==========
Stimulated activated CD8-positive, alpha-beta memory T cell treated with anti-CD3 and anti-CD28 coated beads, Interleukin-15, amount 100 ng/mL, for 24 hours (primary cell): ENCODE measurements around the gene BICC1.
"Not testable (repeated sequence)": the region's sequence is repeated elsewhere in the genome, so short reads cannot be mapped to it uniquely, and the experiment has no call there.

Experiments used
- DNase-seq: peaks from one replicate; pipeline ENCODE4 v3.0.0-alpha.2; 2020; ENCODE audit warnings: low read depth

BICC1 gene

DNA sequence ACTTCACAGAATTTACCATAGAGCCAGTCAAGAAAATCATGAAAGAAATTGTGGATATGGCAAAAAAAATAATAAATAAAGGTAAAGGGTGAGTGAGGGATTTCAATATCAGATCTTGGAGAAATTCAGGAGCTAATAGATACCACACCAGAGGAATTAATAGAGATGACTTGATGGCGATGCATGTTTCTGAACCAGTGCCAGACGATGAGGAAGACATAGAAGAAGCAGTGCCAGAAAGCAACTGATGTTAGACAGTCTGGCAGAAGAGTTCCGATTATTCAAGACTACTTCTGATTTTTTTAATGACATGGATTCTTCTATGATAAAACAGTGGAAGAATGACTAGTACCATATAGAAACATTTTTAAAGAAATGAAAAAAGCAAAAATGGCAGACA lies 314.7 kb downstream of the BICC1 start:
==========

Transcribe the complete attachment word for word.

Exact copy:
Stimulated activated CD8-positive, alpha-beta memory T cell treated with anti-CD3 and anti-CD28 coated beads, Interleukin-15, amount 100 ng/mL, for 24 hours (primary cell): ENCODE measurements around the gene BICC1.
"Not testable (repeated sequence)": the region's sequence is repeated elsewhere in the genome, so short reads cannot be mapped to it uniquely, and the experiment has no call there.

Experiments used
- DNase-seq: peaks from one replicate; pipeline ENCODE4 v3.0.0-alpha.2; 2020; ENCODE audit warnings: low read depth

BICC1 gene

DNA sequence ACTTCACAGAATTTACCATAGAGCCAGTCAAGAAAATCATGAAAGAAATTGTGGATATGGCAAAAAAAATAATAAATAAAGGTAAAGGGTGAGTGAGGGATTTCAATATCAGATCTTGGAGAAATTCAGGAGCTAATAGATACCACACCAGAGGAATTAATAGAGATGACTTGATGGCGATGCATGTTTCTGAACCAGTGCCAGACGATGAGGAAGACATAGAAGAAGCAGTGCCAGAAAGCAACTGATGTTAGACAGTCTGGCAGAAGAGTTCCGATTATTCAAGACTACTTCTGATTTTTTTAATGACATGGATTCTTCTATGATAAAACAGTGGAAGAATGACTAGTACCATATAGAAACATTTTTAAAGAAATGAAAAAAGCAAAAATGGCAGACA lies 314.7 kb downstream of the BICC1 start: